The ‘moist’ controversy

If you have an aversion to the word ‘moist’ as a food descriptor (or just in general), you are far from alone. It comes with negative connotations that once learned are difficult to remove from one’s mind. But have you considered the alternatives? Emily Heil has, and she says that we should all learn to love moist because the words that would replace it are even worse.

A recent heated discussion on Twitter got Heil thinking about the word. The discussion arose from Nigella Lawson’s description of one of her cakes as “damp.” People started arguing about the word in the comments (surprise), with people jumping in both sides of the debate on which ‘moist’ alternatives were better or worse.

Heil asked several prominent food writers for their opinions on the ‘moist’ debate. Charlotte Druckmann was among those saying moist is perfectly acceptable: “You wouldn’t say ‘clammy’ or ‘sweaty’, and ‘damp’ scares me because I go to ‘soggy’, and ‘soggy’ is awful,” she says. “When you think about what your alternative might be, ‘moist’ suddenly doesn’t seem so bad.”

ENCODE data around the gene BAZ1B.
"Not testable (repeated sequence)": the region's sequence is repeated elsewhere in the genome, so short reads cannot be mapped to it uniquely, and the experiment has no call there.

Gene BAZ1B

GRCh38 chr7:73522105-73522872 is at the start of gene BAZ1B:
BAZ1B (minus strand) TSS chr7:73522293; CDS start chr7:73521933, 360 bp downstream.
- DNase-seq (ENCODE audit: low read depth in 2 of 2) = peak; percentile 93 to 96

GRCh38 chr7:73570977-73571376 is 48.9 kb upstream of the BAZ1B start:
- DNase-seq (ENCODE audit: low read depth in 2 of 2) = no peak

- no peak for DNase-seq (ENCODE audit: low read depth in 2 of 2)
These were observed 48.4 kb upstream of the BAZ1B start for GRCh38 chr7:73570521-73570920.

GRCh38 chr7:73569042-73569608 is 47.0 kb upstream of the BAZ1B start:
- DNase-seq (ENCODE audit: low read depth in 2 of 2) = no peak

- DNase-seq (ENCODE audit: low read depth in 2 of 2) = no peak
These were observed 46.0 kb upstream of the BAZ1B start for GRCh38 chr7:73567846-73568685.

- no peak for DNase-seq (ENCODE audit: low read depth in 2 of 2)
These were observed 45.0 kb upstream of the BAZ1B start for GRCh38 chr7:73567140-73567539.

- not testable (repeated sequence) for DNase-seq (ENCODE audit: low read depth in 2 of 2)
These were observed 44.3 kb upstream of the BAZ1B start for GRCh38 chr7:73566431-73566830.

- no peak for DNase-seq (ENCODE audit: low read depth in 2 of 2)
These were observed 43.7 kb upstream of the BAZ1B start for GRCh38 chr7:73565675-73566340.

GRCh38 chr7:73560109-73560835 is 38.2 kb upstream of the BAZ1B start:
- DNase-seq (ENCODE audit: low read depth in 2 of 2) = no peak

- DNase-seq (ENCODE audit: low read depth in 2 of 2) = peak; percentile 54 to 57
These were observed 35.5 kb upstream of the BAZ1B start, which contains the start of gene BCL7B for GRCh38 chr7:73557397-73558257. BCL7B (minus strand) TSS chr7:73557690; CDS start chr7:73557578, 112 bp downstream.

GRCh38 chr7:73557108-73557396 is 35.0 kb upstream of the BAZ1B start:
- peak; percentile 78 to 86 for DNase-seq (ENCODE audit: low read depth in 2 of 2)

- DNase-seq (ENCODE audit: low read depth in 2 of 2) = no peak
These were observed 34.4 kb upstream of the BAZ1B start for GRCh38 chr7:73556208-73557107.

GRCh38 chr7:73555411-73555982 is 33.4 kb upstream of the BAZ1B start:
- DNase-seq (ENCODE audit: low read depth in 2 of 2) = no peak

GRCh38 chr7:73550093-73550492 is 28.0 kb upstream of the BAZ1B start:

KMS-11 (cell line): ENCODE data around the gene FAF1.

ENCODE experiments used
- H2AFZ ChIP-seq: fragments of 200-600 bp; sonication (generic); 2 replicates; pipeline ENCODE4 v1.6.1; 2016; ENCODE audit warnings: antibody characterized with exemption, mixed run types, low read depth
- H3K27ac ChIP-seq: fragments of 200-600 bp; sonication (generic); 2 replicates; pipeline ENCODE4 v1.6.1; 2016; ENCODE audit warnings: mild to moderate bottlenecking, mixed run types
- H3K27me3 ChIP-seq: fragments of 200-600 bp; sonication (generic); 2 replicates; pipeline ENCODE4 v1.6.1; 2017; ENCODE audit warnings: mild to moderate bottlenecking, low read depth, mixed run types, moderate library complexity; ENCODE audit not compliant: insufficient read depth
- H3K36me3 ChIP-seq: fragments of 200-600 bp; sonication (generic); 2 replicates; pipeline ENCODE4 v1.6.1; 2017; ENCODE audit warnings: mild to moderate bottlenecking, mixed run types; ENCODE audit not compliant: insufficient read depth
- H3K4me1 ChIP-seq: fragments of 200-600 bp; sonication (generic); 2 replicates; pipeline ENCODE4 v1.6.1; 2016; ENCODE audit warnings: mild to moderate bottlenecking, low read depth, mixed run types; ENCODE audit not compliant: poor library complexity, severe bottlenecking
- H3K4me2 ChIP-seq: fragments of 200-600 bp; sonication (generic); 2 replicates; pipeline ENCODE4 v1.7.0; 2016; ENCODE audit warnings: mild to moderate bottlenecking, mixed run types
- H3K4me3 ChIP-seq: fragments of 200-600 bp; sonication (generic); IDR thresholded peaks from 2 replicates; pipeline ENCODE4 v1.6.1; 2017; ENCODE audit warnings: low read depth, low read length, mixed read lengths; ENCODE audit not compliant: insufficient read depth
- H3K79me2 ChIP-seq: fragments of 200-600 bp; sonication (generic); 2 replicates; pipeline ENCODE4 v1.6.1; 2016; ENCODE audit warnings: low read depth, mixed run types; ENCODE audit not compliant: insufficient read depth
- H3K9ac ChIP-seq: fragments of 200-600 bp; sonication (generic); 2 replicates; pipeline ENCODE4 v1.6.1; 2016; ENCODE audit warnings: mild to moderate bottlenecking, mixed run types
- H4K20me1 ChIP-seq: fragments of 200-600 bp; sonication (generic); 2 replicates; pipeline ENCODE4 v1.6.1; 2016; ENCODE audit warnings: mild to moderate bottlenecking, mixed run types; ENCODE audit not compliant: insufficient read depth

Photo of Victoria sponge with cardamom, marmalade, and crème fraîche from At My Table by Nigella Lawson

Post a comment


  • Indio32  on  January 21, 2021

    The food word that makes me cringe the most is ‘tender’

  • Prairiegirlbaking  on  January 22, 2021

    The word moist does make me cringe slightly but it’s an apt description for cakes. I would argue though that it’s not necessarily the proper description for a sponge cake like the Victoria sandwich as compared to North American cakes, it’s pretty dry.

  • averythingcooks  on  January 22, 2021

    I imagine that no Canadian can now hear the word “moist” without remembering Justin Trudeau asking us to avoid “speaking moistly” with other while trying to stop the spread of Covid -19.

  • runoutofshelves  on  January 23, 2021

    I don’t like the word Smear as a food description

Seen anything interesting? Let us know & we'll share it!